; Clarren et al, 1981
). Heterotopias are highly linked to seizure activity (Verrotti et al, 2009). Given the heightened prevalence of seizure activity among individuals with prenatal alcohol exposure as compared to the general population (eg. Sun et al, 2009
, Bell et al, 2010), and considering the occurrence of low seizure thresholds in FASD rodent models (Bonthius et al, 2001a
; Bonthius et al, 2001b
), it is likely that as imaging technologies advance more heterotopias will be discovered in both humans and animal models. Indeed, a very recent case report describes MRI-based discovery of polymicrogyria and two periventricular lesions in a 16 year old girl with FAS who presented with seizures (Reinhardt et al, 2010).
As compared to the MRM-based findings reported for acute ethanol-induced GD7 and GD8 fetal brain changes (Parnell et al, 2009
; Godin et al, 2010), the GD10 pattern of insult differs. The holoprosencephaly spectrum characterizes the GD7 ethanol exposure time, but did not result from GD10 treatment. Notable following GD8 insult was a reduction in hippocampal, olfactory bulb, and cerebellar volumes in which the right side of the brain tended to be preferentially affected, a finding not evident in the current study (Parnell et al, 2009
). Further, GD8 treatment increased 4th
ventricular volume, while GD10 treatment has a major affect on the 3rd
ventricle. Analyses of data from other days of acute ethanol insult to the mouse embryo (esp. GD9 & GD11) are currently being finalized, with preliminary results indicating unique dysmorphology patterns for each (unpublished observations).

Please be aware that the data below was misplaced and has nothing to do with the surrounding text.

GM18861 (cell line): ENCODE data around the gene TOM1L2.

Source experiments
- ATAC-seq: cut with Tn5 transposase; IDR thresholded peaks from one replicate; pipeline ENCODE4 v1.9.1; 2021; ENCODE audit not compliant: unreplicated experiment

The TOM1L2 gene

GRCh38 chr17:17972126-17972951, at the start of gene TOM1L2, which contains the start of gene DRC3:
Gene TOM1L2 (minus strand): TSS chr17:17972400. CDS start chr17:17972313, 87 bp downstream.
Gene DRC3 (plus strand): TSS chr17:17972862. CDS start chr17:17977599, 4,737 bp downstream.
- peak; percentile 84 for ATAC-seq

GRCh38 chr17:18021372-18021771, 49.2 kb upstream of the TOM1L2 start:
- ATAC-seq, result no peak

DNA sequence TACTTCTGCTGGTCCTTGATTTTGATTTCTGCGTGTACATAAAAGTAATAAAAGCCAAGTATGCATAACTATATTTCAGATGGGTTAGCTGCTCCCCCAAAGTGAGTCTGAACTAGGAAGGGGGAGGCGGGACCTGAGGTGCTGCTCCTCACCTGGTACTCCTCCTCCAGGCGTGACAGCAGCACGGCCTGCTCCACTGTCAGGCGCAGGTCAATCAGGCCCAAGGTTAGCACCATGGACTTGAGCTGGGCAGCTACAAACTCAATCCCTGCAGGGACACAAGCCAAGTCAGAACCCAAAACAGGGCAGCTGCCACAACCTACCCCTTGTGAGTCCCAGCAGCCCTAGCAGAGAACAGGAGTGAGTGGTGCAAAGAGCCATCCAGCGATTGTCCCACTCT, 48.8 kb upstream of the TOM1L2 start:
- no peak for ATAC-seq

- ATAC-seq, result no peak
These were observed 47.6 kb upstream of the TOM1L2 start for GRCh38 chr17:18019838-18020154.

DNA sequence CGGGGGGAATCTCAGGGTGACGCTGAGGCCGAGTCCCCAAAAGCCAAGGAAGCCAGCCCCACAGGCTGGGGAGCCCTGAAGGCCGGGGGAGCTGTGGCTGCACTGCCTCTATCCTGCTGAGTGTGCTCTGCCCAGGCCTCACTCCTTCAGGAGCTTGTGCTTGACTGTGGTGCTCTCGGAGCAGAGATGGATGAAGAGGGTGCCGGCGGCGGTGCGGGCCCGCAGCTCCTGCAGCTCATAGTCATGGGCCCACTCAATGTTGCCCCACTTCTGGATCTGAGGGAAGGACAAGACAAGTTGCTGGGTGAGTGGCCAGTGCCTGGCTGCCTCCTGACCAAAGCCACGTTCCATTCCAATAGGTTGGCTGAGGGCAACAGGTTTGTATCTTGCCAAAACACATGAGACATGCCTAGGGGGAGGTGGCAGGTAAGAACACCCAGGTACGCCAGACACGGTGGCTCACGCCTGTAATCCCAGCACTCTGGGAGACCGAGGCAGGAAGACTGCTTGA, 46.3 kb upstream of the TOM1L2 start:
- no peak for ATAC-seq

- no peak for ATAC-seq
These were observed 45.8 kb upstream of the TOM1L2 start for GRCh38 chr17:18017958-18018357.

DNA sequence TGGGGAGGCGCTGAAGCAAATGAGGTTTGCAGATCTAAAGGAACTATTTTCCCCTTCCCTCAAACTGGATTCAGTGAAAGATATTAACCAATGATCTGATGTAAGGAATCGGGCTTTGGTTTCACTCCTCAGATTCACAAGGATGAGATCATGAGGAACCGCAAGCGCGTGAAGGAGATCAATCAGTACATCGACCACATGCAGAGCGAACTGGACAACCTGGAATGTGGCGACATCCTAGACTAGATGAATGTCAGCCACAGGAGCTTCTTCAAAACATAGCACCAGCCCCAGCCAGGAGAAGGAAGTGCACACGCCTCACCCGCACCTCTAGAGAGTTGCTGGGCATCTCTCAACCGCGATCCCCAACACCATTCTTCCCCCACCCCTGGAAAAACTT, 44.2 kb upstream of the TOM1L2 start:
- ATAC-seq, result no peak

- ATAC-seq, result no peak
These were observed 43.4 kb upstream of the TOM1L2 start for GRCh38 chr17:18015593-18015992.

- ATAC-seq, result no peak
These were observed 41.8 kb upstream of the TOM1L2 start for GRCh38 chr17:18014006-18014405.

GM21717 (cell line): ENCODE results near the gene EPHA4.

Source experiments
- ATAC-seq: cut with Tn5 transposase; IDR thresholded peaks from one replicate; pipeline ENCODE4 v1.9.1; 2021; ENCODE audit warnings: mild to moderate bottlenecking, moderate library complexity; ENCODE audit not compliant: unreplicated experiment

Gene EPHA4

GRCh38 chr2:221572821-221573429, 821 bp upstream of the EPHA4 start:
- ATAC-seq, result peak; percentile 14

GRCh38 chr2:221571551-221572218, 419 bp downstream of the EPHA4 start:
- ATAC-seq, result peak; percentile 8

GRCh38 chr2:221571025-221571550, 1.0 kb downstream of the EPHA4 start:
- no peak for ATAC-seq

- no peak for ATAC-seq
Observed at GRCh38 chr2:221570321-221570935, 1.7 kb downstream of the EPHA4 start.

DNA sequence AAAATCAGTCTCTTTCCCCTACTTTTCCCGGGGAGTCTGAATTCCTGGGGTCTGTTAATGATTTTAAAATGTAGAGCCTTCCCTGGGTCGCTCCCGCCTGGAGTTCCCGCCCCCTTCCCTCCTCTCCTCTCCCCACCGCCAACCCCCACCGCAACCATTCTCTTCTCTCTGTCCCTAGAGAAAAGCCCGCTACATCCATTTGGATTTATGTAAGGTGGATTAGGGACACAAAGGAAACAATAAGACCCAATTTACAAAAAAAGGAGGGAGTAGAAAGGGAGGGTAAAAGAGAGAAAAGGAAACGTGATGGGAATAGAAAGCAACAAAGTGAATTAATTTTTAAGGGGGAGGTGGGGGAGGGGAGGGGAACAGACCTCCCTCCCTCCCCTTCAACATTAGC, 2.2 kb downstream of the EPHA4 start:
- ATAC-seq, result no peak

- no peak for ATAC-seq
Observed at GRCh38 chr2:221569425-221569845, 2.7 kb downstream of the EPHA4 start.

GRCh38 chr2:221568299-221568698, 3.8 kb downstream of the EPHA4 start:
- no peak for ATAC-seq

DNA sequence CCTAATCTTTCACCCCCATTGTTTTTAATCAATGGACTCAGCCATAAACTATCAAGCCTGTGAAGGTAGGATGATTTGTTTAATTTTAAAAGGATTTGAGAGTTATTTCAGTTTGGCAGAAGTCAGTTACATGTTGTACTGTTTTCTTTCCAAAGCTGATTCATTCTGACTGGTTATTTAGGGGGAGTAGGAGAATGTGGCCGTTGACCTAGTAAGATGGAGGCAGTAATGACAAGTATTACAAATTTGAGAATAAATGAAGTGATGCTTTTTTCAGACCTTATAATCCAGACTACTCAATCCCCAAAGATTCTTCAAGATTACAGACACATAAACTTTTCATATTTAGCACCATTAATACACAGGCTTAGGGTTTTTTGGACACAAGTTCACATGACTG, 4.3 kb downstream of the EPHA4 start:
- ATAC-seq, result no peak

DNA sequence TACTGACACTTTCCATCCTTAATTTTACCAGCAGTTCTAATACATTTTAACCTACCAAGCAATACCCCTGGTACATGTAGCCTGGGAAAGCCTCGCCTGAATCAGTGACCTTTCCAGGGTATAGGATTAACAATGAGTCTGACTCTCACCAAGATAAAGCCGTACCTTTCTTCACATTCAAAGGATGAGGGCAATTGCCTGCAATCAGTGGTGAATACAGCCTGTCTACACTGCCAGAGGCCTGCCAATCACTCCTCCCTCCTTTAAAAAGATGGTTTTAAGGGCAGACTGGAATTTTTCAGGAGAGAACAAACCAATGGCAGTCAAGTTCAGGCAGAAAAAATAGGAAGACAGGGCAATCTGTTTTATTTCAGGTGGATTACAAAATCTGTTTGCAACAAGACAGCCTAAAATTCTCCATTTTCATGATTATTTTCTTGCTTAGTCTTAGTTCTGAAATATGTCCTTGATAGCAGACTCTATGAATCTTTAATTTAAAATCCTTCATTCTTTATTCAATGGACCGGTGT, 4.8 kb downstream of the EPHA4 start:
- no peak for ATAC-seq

Despite its limitations (e.g. cost, scanning time, access to sophisticated imaging systems), MRM affords unprecedented opportunities to define teratogenic endpoints. In addition to examination of brain dysmorphology as described herein, the application of MRM to the study of other organ systems holds significant promise. To date, MRM-based studies of normal and abnormal cardiovascular system development have proven particularly informative (Smith, 2001
; Petiet et al, 2008
), further highlighting the potential of this technology for teratology investigations. Although MRM cannot replace standard teratological techniques such as routine histology and Wilson’s razor sections, with advancing technology that will enable more rapid imaging and lower costs for each specimen, and with more imaging centers becoming available, undoubtedly, MRM will be more widely employed to assess whole body morphology.
In conclusion, recognition that GD10 ethanol exposure in mice yields not only growth retardation, but a stage-dependent pattern of CNS defects was facilitated by the generation of, and comparison to, MRM-based data illustrating normal regional brain growth trajectories. A major effect on ventricular and cortical volume was shown. Clinical application of these findings rests, in part, in appreciation of the fact that these defects can arise from insult at a period in development corresponding to times prior to the middle of the first human trimester and the potential of even early human prenatal imaging to identify these types of CNS changes (eg. Kfir et al, 2009